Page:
Modern Griots Recap: Poetic Fragments from “Black Magic: Afro Pasts/Futures”


Yesterday was the anniversary of Nat Turner’s rebellion, and with the growing controversy surrounding the film due to Nate Parker’s rape trial from 17 years ago, my desire to watch the film has been mostly vaporized. But last weekend as I went through my photos, I came across Delphine Fawundu’s “Mende Woman on Nat Turner Plantation” and the other artworks exhibited at the Black Magic: Afro Pasts/Futures exhibition in May. Looking at the art again inspired a new set of poems from me (in addition to Beloved, which I read in full last week). Read the poetry and take a look at some of the art below:

This collection of poems is called, Black: Where Past and Future Become One; Where Magic Is Birthed.

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Butler’s “Mutual Feelings”

Beloved

(Inspired by Arnold Butler’s “Mutual Feelings and “Duality”)

Love for us is a quiet collision

a conspiracy: a revolution against

a current state of being

we want to breathe together

blend boundaries of becoming

be the atoms of your body

reacting with mine

 

we have been broken

and rearranged

to be

something new

ourselves

formed in the shape

of home

a bond so unbreakable

that we exist as one another

and no point exists where you and I end.

Can you see

your face in me?

The face of another

possible?

 

IMG_0262
McElroy’s “41 Cents and a Dream”

41 Cents and a Dream

(Inspired by Soraya Jean Louis McElroy ‘s work of the same name)

How much of a dream

could I buy with just the change

left in my pocket?

 

If the altar was

its resting place along with

my blood and broken

 

reflection, is it

enough for the collection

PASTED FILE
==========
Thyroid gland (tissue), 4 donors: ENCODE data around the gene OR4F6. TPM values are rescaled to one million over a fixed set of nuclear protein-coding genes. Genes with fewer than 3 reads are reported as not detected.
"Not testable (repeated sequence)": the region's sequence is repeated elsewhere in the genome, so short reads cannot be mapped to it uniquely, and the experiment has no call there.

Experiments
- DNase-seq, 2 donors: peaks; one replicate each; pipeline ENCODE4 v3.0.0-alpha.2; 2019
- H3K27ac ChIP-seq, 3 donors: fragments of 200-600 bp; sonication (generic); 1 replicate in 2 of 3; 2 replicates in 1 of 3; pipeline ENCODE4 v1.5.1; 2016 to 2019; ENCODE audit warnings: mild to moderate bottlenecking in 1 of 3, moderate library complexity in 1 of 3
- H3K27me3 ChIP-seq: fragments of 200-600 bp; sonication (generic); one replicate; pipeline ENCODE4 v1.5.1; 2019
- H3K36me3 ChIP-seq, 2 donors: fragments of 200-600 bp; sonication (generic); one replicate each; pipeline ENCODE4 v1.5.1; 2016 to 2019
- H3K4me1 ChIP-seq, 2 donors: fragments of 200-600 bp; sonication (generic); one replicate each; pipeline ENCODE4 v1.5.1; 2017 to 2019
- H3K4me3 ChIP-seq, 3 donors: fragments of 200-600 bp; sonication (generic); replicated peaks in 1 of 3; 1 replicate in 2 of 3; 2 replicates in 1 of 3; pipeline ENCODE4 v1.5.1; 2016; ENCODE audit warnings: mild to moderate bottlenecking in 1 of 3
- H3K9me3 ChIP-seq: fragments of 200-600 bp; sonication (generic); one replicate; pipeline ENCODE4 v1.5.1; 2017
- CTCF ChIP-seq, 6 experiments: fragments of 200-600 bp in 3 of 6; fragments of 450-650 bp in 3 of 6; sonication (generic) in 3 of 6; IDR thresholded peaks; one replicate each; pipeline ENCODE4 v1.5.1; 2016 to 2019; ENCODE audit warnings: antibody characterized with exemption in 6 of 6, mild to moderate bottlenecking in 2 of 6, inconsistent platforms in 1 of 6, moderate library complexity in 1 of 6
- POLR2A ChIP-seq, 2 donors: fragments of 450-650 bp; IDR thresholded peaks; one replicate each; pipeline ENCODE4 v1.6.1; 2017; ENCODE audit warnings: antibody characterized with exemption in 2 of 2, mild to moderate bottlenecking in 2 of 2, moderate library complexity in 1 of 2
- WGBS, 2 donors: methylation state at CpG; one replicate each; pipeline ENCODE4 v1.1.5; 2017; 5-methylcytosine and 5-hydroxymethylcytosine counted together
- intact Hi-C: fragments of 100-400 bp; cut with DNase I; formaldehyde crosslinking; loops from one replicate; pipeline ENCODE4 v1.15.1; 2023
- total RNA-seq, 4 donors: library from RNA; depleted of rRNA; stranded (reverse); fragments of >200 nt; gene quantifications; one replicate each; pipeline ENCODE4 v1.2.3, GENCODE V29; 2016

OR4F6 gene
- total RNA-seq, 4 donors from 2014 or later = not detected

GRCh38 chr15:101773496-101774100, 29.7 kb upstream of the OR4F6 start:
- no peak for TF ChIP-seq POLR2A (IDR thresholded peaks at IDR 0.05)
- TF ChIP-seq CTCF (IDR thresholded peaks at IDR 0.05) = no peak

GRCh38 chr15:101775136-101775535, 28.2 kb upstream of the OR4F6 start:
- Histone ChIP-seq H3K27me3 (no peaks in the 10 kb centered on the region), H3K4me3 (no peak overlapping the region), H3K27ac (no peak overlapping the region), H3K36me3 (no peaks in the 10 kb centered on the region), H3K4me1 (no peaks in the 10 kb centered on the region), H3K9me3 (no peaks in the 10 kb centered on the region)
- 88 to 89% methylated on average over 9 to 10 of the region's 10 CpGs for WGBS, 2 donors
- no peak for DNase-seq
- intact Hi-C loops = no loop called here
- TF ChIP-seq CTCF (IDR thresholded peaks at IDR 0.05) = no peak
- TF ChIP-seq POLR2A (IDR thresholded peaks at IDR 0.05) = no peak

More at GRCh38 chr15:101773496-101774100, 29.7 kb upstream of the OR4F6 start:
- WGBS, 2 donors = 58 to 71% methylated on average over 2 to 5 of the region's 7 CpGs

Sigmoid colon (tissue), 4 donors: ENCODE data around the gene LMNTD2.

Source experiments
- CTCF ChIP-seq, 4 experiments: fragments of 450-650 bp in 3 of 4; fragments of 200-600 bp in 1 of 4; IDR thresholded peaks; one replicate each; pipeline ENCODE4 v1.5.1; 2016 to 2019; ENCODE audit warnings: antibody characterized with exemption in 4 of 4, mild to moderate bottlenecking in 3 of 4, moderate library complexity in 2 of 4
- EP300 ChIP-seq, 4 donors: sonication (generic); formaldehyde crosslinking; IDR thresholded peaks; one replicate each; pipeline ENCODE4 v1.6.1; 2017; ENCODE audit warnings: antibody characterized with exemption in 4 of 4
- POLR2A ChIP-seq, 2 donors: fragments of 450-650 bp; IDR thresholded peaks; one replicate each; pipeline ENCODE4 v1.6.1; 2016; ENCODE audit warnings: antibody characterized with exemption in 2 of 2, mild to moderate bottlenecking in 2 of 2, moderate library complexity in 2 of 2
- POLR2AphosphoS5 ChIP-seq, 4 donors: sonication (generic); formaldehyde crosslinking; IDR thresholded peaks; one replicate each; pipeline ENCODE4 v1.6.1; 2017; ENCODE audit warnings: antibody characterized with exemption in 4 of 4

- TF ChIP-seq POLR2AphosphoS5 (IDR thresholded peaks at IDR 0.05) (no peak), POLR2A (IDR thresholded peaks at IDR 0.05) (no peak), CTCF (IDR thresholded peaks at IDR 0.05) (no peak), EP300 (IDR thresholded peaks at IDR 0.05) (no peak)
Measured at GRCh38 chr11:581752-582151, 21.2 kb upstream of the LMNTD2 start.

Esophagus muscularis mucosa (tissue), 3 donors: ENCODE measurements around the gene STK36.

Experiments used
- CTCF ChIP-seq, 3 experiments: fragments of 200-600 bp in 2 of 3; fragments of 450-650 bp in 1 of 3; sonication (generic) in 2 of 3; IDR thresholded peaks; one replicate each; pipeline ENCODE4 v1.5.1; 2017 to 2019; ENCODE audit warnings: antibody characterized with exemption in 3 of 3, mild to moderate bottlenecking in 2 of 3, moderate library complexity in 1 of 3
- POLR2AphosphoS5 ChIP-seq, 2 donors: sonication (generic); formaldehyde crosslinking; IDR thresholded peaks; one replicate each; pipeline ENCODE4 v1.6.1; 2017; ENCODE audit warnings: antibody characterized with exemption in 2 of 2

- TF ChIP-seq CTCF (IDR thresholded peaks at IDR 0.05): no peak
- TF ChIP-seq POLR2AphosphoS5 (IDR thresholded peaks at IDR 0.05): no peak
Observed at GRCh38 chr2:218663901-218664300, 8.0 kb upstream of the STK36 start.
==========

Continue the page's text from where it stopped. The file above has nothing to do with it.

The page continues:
plate, does the emptied

 

shells I offer, my

dark mask, scraps of hearts and friends

be enough to buy

 

a dream to outlive

me, wash me clean, not let a

future erase me.

 

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McElroy’s “Shame of America”

Shame of America

In memory of Laura Nelson and other Lynched Victims

(Inspired by Soraya Jean Louis McElroy ‘s work of the same name)

A rocking chair

Find mama inside

Fall asleep

In her chest

Neck breaking

Noose

Let me kiss

The marks on your neck

Hanging man

Stand your ground

See the world

Upside down

Iron Bit drowns tongue

Suckling metal

I want milk

Her breasts

For me?

I can’t rest head

March

See the bridge

When is the train coming?

A Woman was

Lynched today

I see her

In the water

Swaying with wind

Her name

Mama

Mama

Mama

Her name

Me

Me

Me

What happened to my baby?

 

IMG_0268
Fawundu’s “Mende Woman on Nat Turner Plantation”

What Ifs

(Inspired by Delphine Fawundu’s “Mende Woman on Nat Turner Plantation,” “She Remembers the Turner Plantation and “Mende Woman Sees the Turner Plantation” from the Deconstructing She series)

I can’t help but think

Of what ifs

Of remembering distant memories

Of visions from another space

Of reaching my black hand across oceans

Of reaching past the sun

Of singing codes

Of body switching

Of my family taken instead

Of my family staying

Of plantation by another name

Of plantation by another time

Of revolutions and machetes

Of fugitivity and migration

Of the sanctuary of trees

Of growing with master’s farm tools

Of ancestors in masks hovering behind

Of conjuring memories in costume

Of ritual and possession

Of what it would be like to be another

Of names I never knew I could be

Of you become me and I become you

Of histories that find themselves at my door

like long lost cousins

and finding out we both

have the same shoe size.

BM1
From DJ Underdog’s video slideshow

Shadow Puppetry

Inspired by a photo -not the one above or below- in DJ Underdog’s video photo slideshow)

 

My shadow contained

the universe in its self

and I bowed to it

 

BM2
From DJ Underdog’s video slideshow

 

Cosmic Quilt

(Inspired by Charles Jean Pierre’s “Invisible Barriers” and “Cultural DNA”)

 

Portals opened: eyes

deciphering patterns in

stitches of fabric

 

cross culture spiral

spirit’s twisting code: I am

in tune with design.

 

Listen to Roger Bonair Agard’s “How the World Was Made Super Crown,” which was featured at the exhibition:

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2 thoughts on “Modern Griots Recap: Poetic Fragments from “Black Magic: Afro Pasts/Futures””

  1. I’m just experiencing this! Thank you for creating language to compliment/be in conversation to my work and others. What gorgeous offerings!

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